In the last chapter, we learn that to be happy, people need to focus on the here and now, not the future. Therefore, to lead a happier life, we need to temper our insatiable hunger for more and learn to appreciate what we have now. In reality, we need both the drive and ambition that comes from dopamine to make progress, and we need to enjoy and appreciate what we have accomplished.

To reiterate, I thoroughly enjoyed this book and highly recommend it.

1Daniel Z. Lieberman and Michael E. Long, The Molecule of More: How a Single Chemical in Your Brain Drives Love, Sex, and Creativity–and Will Determine the Fate of the Human Race, Kindle Edition, (BenBella Books, 2018), 16

2Lieberman and Long, The Molecule of More, 134-135

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Book Reviews

One of my goals for the New Year is to read at least thirty books and write a brief book review afterward.

My reviews will typically only be a paragraph or two. To write longer, a more detailed book review requires a lot more effort. Once I have finished a book, I want to move on to the next one, not spend several hours writing a review.

Furthermore, I expect most of my ratings will be five stars. When reading, I am not looking for perfection or riveting information on every page. Instead, if I can come away with one good idea, something that I never knew before, or am forced to reevaluate a current belief or bias, then I will consider my time reading well spent. I got this idea of what constitutes success from Alex Honnold in a Harvard Business Review article “Life’s Work: An Interview with Alex Honnold.” Alex Honnold is the free solo climber who conquered the 3,000-foot ascent of El Capitan, in Yosemite National Park.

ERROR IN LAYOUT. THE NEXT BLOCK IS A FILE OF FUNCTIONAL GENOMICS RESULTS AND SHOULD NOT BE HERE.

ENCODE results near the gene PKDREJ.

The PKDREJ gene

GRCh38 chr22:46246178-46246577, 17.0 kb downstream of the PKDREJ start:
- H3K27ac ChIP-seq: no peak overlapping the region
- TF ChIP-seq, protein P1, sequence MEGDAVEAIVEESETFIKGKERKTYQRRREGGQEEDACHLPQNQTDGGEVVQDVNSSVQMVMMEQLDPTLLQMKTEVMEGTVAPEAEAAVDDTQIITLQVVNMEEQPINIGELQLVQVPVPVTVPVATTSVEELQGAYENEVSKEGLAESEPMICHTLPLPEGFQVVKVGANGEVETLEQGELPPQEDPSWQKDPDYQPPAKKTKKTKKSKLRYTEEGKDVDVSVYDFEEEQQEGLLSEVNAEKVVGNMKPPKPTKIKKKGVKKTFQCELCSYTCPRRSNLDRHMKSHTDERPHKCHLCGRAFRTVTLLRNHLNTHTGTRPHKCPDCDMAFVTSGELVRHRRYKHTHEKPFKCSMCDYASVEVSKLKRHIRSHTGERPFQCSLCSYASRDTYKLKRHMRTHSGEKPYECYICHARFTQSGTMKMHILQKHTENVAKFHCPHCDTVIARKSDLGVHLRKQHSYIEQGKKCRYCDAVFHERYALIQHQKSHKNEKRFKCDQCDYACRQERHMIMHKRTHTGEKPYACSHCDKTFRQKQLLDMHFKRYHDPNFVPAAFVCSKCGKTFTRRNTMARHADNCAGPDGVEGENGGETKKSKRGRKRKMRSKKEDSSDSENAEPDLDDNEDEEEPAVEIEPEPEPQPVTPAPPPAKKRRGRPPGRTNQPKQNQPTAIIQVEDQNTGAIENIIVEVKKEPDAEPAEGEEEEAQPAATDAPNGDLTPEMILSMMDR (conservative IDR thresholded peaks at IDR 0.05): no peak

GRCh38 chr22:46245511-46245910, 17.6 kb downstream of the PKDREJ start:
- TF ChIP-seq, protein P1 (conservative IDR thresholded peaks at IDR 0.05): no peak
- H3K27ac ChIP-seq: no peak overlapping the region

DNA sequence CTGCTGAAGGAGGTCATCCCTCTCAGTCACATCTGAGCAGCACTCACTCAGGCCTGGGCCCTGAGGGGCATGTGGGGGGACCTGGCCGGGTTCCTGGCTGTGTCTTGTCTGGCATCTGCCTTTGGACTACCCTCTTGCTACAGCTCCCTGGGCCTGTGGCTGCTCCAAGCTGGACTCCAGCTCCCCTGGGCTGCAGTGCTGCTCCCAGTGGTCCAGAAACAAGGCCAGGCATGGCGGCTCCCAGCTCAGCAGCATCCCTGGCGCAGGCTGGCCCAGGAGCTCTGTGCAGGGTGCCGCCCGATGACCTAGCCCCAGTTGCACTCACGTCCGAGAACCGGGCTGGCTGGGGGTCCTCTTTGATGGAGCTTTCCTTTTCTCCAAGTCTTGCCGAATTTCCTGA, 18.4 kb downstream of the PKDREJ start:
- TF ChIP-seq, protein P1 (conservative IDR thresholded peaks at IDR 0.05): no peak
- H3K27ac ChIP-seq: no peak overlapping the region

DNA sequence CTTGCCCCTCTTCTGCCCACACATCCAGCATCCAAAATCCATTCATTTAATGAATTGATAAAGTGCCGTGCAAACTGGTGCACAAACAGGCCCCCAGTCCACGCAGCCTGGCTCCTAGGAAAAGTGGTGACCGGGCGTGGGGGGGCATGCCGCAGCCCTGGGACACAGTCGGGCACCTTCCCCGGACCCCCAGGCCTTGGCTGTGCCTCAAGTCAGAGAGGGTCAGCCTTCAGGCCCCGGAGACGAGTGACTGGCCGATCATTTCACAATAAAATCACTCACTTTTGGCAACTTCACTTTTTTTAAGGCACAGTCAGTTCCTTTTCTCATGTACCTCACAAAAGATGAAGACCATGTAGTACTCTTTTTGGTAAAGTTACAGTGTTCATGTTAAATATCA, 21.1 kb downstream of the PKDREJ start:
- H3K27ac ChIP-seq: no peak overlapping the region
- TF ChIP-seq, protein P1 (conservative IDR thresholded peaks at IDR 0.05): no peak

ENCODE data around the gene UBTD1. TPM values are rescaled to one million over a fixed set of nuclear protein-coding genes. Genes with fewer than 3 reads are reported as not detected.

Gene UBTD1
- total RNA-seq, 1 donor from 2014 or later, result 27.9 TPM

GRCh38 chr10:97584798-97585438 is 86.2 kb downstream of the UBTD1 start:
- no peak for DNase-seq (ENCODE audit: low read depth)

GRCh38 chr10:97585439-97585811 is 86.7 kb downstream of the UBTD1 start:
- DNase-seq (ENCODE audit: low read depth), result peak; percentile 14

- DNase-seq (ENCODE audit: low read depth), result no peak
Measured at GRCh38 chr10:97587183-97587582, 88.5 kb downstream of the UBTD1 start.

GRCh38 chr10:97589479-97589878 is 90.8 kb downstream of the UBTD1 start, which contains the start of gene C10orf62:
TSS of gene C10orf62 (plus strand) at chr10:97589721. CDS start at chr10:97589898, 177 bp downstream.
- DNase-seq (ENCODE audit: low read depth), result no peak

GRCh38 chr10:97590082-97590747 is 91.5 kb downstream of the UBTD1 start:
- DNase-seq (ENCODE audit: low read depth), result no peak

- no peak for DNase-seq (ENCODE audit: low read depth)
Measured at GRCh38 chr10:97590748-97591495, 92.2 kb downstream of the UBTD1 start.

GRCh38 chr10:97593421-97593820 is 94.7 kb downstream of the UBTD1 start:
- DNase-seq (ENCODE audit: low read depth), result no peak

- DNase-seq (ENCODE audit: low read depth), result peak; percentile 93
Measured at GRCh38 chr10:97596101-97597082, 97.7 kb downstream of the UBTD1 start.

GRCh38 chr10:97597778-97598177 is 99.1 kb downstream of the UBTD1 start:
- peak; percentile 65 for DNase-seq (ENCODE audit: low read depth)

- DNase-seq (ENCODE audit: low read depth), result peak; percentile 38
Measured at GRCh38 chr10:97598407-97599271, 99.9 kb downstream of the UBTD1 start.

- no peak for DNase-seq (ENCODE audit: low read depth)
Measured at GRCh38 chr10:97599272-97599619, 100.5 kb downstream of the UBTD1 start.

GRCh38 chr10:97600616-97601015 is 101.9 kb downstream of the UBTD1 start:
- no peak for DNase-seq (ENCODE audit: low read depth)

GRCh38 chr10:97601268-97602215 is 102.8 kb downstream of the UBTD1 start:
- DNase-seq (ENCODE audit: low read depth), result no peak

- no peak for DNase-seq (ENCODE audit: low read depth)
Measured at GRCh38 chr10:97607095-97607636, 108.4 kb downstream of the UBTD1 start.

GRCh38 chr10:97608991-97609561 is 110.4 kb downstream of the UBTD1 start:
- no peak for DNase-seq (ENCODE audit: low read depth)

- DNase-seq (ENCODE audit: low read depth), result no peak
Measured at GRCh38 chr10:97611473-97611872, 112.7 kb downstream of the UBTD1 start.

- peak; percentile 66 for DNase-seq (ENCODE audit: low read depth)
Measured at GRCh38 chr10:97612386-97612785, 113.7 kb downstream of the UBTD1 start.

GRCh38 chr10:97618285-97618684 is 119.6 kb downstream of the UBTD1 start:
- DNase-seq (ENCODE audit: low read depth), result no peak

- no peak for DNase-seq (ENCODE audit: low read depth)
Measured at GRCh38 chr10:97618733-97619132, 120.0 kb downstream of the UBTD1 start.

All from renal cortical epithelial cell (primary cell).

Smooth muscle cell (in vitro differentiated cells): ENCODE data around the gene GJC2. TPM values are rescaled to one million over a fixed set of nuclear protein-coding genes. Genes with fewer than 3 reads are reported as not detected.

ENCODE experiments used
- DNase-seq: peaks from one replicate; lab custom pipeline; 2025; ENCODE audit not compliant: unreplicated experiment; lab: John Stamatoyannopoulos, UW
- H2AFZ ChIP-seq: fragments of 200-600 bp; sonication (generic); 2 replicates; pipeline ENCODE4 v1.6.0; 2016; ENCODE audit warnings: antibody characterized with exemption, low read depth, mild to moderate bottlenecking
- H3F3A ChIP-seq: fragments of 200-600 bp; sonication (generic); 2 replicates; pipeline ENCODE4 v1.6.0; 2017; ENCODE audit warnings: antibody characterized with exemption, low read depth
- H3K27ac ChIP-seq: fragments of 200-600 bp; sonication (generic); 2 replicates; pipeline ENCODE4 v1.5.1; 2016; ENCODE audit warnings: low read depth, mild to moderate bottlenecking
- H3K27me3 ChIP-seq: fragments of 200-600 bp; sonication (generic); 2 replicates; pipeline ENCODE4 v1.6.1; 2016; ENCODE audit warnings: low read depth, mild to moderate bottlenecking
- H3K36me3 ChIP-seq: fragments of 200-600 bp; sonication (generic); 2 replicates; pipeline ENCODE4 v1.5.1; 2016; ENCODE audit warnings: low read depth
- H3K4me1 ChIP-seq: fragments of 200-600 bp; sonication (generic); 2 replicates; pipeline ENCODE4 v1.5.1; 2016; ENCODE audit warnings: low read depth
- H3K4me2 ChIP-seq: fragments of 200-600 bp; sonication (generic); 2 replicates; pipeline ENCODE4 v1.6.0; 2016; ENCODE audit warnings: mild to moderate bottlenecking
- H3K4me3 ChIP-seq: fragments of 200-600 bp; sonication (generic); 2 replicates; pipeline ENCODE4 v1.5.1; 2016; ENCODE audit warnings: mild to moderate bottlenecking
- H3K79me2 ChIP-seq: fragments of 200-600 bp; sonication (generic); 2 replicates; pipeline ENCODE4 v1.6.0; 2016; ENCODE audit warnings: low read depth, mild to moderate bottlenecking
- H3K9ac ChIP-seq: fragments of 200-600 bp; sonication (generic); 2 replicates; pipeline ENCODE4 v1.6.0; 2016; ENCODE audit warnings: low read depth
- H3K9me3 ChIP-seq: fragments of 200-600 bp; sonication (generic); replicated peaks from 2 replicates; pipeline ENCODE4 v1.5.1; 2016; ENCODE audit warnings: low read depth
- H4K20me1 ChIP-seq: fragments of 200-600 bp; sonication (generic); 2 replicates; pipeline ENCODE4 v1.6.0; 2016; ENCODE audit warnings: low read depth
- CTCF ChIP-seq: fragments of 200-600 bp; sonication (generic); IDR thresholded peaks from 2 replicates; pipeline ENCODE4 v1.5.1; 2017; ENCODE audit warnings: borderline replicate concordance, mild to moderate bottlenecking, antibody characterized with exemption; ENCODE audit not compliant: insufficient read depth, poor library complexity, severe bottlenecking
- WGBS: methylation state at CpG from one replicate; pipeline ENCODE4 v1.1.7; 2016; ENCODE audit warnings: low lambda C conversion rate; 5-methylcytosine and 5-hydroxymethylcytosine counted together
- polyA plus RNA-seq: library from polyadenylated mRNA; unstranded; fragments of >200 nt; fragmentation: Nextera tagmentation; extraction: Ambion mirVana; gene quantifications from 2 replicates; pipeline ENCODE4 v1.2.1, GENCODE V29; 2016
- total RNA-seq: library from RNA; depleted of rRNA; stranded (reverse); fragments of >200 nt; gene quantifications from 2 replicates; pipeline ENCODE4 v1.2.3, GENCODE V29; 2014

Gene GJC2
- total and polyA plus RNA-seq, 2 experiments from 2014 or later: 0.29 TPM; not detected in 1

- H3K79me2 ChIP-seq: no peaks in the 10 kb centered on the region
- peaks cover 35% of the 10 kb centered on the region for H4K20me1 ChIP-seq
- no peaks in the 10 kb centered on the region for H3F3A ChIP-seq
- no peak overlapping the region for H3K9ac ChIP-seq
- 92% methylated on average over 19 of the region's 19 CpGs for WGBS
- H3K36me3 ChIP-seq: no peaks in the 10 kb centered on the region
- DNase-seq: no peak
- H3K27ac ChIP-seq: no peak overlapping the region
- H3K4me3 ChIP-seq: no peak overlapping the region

Is the way you train—memorizing and rehearsing your plan—typical?

Visualizing how you’re going to navigate a difficult section is pretty common. Where are my hands going to go? Where should I place my foot? Even recreational climbers in gyms make plans for themselves before they leave the ground. With free soloing, you’re both remembering or anticipating how to do certain climbs and trying to imagine the emotional component. What will it feel like to be up high in a crazy, contorted position without protection during a difficult stretch? When I’m not climbing, I spend most of my time reading books about training, psychology, and performance. If I get one good idea from one book, that’s a success.

As an aside, nonsubscribers to Harvard Business Review can read three articles, I believe, per month free of charge. So if Honnold’s interview piques your interest, head over to HBR to enjoy the article.